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5. Basilian Monastery
MUNDARE Sawchak Street. north of 50 Street


The first Ukrainian Catholic priests of the Order of St. Basil the Great arrived in the settlement area in 1902 to undertake missionary activity. They began to hold services in private homes in the western and southern portions of the region, where Ukrainian Catholic immigrants predominated. By 1914, thirty-three Ukrainian Catholic churches had been built in addition to two day schools and a convent in Mundare.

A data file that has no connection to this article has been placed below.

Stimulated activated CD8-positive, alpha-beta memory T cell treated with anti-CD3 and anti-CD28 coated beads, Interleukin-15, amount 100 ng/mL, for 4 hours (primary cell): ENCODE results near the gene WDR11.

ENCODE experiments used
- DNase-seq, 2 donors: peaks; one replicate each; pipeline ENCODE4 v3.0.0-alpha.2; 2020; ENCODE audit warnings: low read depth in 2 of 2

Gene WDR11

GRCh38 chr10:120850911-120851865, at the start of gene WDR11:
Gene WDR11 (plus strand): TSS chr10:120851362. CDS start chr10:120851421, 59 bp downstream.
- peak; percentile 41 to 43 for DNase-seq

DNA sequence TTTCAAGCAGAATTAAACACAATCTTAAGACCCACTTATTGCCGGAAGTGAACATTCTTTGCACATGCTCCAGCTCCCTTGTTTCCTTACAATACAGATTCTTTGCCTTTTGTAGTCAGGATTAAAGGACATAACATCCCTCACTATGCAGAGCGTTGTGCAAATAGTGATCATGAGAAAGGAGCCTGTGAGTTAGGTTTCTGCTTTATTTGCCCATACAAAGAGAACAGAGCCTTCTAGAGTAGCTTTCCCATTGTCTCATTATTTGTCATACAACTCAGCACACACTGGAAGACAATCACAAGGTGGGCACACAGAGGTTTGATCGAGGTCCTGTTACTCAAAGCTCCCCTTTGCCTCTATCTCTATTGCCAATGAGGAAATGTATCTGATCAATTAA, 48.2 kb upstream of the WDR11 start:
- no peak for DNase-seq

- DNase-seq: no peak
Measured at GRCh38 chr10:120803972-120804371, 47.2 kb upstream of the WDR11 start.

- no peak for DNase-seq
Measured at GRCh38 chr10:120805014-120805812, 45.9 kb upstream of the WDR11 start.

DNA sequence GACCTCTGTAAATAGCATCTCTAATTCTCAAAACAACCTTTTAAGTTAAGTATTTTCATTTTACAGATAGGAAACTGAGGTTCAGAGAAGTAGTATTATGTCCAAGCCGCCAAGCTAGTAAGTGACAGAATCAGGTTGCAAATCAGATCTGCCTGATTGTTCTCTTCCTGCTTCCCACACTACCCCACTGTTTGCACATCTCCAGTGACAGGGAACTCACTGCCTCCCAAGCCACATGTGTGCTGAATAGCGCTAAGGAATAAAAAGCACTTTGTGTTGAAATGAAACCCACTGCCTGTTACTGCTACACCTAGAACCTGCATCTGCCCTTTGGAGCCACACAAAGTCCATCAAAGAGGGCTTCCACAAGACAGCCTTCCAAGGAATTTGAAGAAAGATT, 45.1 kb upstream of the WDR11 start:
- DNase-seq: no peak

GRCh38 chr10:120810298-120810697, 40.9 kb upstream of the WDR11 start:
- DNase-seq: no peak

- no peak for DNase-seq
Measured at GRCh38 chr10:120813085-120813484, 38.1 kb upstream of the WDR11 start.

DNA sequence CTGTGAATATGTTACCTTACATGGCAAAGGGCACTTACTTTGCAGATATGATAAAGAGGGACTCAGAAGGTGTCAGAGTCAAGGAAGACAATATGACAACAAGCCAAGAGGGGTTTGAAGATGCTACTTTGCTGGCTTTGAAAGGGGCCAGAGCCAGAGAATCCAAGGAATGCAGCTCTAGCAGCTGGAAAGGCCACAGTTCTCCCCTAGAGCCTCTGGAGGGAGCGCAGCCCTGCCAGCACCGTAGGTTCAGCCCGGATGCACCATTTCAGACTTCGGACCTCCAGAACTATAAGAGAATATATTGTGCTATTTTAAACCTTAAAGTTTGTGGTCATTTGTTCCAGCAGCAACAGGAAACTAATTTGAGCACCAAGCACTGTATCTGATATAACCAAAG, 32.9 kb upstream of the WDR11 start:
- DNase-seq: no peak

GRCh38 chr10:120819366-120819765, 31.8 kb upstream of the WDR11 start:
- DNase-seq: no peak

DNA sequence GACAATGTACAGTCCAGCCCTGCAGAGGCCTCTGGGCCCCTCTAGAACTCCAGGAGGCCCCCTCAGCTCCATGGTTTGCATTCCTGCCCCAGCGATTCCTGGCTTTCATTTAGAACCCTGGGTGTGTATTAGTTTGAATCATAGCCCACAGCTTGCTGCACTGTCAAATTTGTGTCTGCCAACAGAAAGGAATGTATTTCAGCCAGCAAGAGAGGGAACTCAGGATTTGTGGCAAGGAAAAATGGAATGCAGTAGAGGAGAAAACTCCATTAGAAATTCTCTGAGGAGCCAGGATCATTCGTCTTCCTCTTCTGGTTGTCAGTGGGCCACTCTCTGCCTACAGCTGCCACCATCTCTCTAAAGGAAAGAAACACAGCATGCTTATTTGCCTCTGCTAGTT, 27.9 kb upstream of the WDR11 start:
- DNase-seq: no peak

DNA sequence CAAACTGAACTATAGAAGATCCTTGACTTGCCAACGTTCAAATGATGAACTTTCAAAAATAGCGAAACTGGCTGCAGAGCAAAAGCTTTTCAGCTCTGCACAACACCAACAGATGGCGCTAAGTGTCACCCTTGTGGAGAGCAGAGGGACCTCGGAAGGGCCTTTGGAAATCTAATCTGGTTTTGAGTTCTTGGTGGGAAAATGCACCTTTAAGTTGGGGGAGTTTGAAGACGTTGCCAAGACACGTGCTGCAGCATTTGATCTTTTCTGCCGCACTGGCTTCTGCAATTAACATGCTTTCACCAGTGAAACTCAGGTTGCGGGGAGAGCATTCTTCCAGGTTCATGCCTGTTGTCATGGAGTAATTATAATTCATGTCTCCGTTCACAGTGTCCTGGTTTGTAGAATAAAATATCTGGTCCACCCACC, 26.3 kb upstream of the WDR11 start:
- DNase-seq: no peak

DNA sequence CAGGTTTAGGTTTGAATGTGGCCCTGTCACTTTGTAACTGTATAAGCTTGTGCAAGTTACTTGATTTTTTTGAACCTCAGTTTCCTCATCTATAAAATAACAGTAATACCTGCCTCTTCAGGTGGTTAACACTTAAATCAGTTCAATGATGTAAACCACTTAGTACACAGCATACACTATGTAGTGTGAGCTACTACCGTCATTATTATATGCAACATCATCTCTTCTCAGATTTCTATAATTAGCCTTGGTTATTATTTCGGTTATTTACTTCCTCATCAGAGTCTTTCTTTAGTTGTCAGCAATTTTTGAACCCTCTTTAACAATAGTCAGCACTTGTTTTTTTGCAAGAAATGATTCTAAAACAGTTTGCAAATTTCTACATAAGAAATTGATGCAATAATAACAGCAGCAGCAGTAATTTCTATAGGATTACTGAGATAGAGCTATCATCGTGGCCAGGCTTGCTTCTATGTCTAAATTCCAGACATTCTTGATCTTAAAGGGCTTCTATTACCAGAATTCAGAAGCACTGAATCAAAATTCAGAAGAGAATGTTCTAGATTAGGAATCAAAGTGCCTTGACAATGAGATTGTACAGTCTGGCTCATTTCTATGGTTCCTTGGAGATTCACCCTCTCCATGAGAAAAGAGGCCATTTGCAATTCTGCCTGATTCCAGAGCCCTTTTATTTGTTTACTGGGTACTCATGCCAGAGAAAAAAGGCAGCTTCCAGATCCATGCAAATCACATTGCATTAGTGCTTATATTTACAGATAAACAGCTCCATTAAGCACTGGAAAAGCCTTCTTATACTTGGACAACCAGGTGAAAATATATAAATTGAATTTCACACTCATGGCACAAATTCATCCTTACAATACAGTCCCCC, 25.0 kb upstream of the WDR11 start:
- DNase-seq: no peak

Constructed in 1922, this is the oldest Basilian monastery in Canada. It is actually the successor to the Basilian mission station that was established three miles east of Mundare soon after the first members of the Order had arrived. It was designed by Reverend Phillip Ruh, one of the best-known Ukrainian Canadian church architects of his time. It is a two-storey brick structure that includes quarters for members of the Order, a small chapel, a study, and other facilities. The exterior is sombre and unassuming, with no outward features, except for two statues, one of which is a likeness of St. Basil the Great, to indicate that it is a religious edifice of any sort. It is located on grounds situated across from both Sts. Peter and Paul Ukrainian Catholic Church and the first Basilian chapel in the area, which was recently relocated to the townsite in order to be converted into a museum. East of Sts. Peter and Paul Church is the Mundare Ukrainian Museum, which is well worth visiting. Immediately north of the monastery stands the grotto known as the "Golgotha of Mundare."